Voice of Real Australia: Making different memories with grandma

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TOGETHER: Jo Byrne says her mum is still a beautiful, wonderful lady.

TOGETHER: Jo Byrne says her mum is still a beautiful, wonderful lady.

Jo Byrne grieves for the fact her mother will never be able to look after her grandchildren like other grandmothers do.

Or that they cannot just duck out for a coffee and yo-yo biscuit at their favourite neighbourhood cafe in Ballarat.

But Jo's mum Tricia is still there for her children and grandchildren, just in a different kind of wonderful relationship.

For so long, Jo felt the need to cover for her mum and protect her. Jo is starting to speak up now in a bid to break the stigma about dementia, particularly younger on-set dementia for other families with similar experience.

Tricia was in her early 60s when she was diagnosed after doctors had initially written off symptoms as likely anxiety or depression-related.

A new Australian Institute of Health and Welfare Report estimates 386,200 Australians are living with dementia. This is expected to double in about 30 years.

Dementia is an umbrella term for a large number of conditions that impair brain function, according to AIHW, and was the second-leading cause of death in Australia behind coronary heart disease.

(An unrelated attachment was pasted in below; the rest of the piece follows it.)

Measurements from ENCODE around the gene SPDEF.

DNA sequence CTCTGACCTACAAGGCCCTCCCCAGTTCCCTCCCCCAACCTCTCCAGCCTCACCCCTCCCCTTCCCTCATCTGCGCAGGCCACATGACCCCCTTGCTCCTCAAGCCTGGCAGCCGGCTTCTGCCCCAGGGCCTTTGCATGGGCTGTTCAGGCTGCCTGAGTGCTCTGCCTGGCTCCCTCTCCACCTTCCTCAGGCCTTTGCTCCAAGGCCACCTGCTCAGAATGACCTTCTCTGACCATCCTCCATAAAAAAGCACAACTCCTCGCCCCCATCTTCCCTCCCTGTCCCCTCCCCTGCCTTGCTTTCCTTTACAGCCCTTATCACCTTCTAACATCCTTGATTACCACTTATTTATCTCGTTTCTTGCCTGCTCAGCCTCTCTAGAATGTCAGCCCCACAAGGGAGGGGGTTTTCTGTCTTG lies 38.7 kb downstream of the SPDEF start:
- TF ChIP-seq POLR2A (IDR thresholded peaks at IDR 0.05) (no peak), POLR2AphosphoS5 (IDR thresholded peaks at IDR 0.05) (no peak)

The report shows about two-thirds of people living with dementia are female and, while dementia is often typecast an older person's disease, about 27,800 Australians with dementia are less than 65 years old.

This stereotype is what hit Jo hard when her mum was diagnosed.

She never expected it would impact someone in their 60s who was as vibrant as her mum.

"It's so hard losing a best friend. She is here and she is wonderful but it's hard when mum is not interacting in the same ways and doesn't do the same things," Jo said.

While Tricia might not be able to look after her grandchildren alone, she can still have playdates with her young grandchildren.

Little Harriet and Rupert love to do colouring at the kitchen table in the nursing home where Tricia lives. They can help themselves to plenty of sweet treats and watch movies.

And Jo can still enjoy a cuppa and yo-yo biscuit with her mum, just in a different setting.

"Dementia is unfair. It is taking away a beautiful mind," Jo said. "But we need to embrace that difference."

Ballarat in Victoria's Central Highlands is home to Australia's first dementia-friendly sensory trail walk in a regional park.

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